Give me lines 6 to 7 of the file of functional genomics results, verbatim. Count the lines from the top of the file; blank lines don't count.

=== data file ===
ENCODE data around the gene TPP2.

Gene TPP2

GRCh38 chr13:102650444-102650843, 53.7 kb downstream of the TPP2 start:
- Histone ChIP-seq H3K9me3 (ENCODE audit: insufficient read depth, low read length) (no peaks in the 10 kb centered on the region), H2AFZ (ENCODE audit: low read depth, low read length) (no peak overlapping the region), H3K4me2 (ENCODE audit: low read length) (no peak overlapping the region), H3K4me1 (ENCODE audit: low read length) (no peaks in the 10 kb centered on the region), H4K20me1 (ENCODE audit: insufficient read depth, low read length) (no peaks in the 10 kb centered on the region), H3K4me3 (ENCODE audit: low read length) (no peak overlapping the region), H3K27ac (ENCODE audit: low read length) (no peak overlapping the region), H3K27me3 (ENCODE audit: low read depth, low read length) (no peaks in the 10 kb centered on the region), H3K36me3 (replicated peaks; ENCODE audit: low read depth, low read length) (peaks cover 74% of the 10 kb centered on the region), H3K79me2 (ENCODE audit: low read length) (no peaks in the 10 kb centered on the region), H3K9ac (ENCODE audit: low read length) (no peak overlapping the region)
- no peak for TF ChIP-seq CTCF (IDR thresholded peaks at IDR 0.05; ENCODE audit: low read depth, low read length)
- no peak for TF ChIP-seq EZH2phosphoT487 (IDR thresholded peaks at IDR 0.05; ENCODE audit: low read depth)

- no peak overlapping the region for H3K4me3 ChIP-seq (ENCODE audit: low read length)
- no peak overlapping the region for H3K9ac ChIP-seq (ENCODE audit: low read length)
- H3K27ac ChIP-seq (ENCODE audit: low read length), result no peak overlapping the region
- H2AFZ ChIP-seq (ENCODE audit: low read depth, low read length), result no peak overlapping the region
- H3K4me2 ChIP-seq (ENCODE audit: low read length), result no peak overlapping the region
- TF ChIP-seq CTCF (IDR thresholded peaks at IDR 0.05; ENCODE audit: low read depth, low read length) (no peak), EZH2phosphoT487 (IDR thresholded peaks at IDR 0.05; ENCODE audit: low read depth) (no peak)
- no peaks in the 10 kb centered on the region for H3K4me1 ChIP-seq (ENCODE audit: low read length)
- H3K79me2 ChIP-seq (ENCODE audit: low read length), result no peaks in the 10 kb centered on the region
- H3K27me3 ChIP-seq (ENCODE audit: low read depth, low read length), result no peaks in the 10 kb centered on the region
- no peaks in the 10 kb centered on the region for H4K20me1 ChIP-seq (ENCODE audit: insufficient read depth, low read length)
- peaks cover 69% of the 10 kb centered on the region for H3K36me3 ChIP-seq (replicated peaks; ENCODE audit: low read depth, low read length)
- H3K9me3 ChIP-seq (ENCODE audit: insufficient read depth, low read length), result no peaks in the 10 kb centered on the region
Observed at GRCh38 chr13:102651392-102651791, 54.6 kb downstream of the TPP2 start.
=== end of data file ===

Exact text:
- no peak for TF ChIP-seq EZH2phosphoT487 (IDR thresholded peaks at IDR 0.05; ENCODE audit: low read depth)

- no peak overlapping the region for H3K4me3 ChIP-seq (ENCODE audit: low read length)